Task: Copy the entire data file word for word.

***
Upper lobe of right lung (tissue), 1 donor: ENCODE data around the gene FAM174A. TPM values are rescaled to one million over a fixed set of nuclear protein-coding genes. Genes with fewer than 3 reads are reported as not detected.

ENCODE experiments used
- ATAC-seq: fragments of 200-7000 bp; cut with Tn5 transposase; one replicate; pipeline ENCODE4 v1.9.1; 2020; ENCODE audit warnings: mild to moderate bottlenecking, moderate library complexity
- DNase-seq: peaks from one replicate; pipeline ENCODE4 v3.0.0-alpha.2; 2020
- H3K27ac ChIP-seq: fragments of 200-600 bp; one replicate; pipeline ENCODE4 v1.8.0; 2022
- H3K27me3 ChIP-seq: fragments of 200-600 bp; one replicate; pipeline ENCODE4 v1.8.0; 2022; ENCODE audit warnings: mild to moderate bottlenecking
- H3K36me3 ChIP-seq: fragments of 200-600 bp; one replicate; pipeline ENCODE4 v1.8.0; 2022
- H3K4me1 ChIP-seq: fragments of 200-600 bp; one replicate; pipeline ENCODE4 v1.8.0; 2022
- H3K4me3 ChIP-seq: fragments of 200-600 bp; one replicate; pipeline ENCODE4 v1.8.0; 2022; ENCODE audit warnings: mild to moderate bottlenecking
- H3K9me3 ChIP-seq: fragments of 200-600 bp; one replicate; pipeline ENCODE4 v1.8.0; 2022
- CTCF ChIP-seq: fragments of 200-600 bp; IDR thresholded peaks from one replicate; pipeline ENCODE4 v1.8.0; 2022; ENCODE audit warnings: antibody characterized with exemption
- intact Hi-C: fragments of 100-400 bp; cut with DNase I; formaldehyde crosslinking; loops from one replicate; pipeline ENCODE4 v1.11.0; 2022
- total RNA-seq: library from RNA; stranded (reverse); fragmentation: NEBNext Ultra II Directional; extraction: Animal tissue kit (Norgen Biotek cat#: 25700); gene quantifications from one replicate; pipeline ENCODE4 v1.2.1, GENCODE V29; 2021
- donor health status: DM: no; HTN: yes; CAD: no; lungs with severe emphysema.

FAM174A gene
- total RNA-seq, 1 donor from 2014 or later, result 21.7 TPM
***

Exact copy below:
Upper lobe of right lung (tissue), 1 donor: ENCODE data around the gene FAM174A. TPM values are rescaled to one million over a fixed set of nuclear protein-coding genes. Genes with fewer than 3 reads are reported as not detected.

ENCODE experiments used
- ATAC-seq: fragments of 200-7000 bp; cut with Tn5 transposase; one replicate; pipeline ENCODE4 v1.9.1; 2020; ENCODE audit warnings: mild to moderate bottlenecking, moderate library complexity
- DNase-seq: peaks from one replicate; pipeline ENCODE4 v3.0.0-alpha.2; 2020
- H3K27ac ChIP-seq: fragments of 200-600 bp; one replicate; pipeline ENCODE4 v1.8.0; 2022
- H3K27me3 ChIP-seq: fragments of 200-600 bp; one replicate; pipeline ENCODE4 v1.8.0; 2022; ENCODE audit warnings: mild to moderate bottlenecking
- H3K36me3 ChIP-seq: fragments of 200-600 bp; one replicate; pipeline ENCODE4 v1.8.0; 2022
- H3K4me1 ChIP-seq: fragments of 200-600 bp; one replicate; pipeline ENCODE4 v1.8.0; 2022
- H3K4me3 ChIP-seq: fragments of 200-600 bp; one replicate; pipeline ENCODE4 v1.8.0; 2022; ENCODE audit warnings: mild to moderate bottlenecking
- H3K9me3 ChIP-seq: fragments of 200-600 bp; one replicate; pipeline ENCODE4 v1.8.0; 2022
- CTCF ChIP-seq: fragments of 200-600 bp; IDR thresholded peaks from one replicate; pipeline ENCODE4 v1.8.0; 2022; ENCODE audit warnings: antibody characterized with exemption
- intact Hi-C: fragments of 100-400 bp; cut with DNase I; formaldehyde crosslinking; loops from one replicate; pipeline ENCODE4 v1.11.0; 2022
- total RNA-seq: library from RNA; stranded (reverse); fragmentation: NEBNext Ultra II Directional; extraction: Animal tissue kit (Norgen Biotek cat#: 25700); gene quantifications from one replicate; pipeline ENCODE4 v1.2.1, GENCODE V29; 2021
- donor health status: DM: no; HTN: yes; CAD: no; lungs with severe emphysema.

FAM174A gene
- total RNA-seq, 1 donor from 2014 or later, result 21.7 TPM